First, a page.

* RICE stands for rest, ice, compression, and elevation, and is ideal for more significant muscle injuries like sprains and swellings. The ice and elevation will minimize the bruising and swelling of the affected area. The compression, as in a bandage, will help support the area and will ease the pain, especially if it is your ankle or foot.

* Heat packs are extremely soothing for sore muscles and help with the associated inflammation. Many people swear by wheat packs for those aching and stiff muscles and joints.

* Ice packs and cold water.
Many athletes claim that ice baths are great for dealing with pains and swellings. Ice packs definitely help with sprains and swellings. Some may prefer the warmth of a heat pack, and others may find an ice bath more effective. Experiment and see which works the best for you. Neither will harm you.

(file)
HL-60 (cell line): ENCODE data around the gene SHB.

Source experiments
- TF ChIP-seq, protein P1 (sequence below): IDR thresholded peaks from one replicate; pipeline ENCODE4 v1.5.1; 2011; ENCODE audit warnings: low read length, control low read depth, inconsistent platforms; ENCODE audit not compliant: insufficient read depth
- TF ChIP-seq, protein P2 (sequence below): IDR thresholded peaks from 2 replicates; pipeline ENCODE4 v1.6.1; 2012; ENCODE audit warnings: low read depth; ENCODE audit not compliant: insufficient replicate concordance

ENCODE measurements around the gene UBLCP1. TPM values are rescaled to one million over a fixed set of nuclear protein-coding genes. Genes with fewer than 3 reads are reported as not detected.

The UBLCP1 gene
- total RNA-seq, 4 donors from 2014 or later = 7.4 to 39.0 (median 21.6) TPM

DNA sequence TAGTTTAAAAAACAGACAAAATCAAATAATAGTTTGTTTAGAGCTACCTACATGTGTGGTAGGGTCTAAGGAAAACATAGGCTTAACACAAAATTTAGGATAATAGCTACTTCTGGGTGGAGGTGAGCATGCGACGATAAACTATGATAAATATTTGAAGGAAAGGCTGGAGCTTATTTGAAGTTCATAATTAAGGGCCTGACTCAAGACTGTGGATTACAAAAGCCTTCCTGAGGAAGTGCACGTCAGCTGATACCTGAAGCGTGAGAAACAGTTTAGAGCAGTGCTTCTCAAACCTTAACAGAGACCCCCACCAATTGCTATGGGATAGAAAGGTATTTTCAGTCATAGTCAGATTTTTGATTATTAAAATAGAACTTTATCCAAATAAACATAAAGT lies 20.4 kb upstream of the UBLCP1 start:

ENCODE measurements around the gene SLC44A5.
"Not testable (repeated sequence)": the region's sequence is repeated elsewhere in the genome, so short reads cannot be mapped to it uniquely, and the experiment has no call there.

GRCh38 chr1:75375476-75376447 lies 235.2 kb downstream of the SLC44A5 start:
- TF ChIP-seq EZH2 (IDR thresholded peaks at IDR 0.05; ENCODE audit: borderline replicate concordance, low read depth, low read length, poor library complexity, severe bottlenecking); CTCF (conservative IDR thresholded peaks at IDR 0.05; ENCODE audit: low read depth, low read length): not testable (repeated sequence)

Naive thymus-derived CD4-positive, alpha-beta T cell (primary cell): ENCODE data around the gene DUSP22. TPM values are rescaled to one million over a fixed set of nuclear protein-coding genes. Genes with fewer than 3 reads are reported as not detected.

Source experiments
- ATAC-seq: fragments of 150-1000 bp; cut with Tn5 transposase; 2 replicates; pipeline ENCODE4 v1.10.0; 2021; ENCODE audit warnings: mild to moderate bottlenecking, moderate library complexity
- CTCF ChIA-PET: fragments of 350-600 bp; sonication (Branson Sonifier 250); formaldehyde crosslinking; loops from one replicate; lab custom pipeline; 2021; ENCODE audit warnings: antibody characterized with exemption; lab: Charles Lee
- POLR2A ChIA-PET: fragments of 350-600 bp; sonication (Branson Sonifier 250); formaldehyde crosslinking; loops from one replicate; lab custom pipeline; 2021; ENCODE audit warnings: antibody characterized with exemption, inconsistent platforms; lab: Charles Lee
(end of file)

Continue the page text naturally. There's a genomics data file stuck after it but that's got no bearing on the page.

* Warming up before going again.
Before you embark on your next round of activity it is vital to do a gentle warm up for 10-15 minutes. You will start to feel better straight away. Note the word “gentle”. Activities such as walking and cycling are excellent.

* Gentle activity.
You may not feel like even climbing out of bed, but gentle activity will definitely help your cause. Do not workout to the intense level you were at to give yourself the DOMS. Knock it back a few levels of intensity, but still do something. This will also help to keep you in your new workout mode. If you stop until you feel better, you may not go back.

* Be patient. You may feel as if you will never be able to move again, but within 3-7 days you will be fine. If you are not OK after 7 days you will need to see a physio or doctor, as this would indicate an injury, as opposed to DOMS.

Conclusion.

There are many simple ways of dealing with muscle soreness including stretching, yoga, massage, gentle exercise, and both heat and ice. Your muscle pain will go away, and in the meantime you will feel much better if you keep working out at a lesser intensity.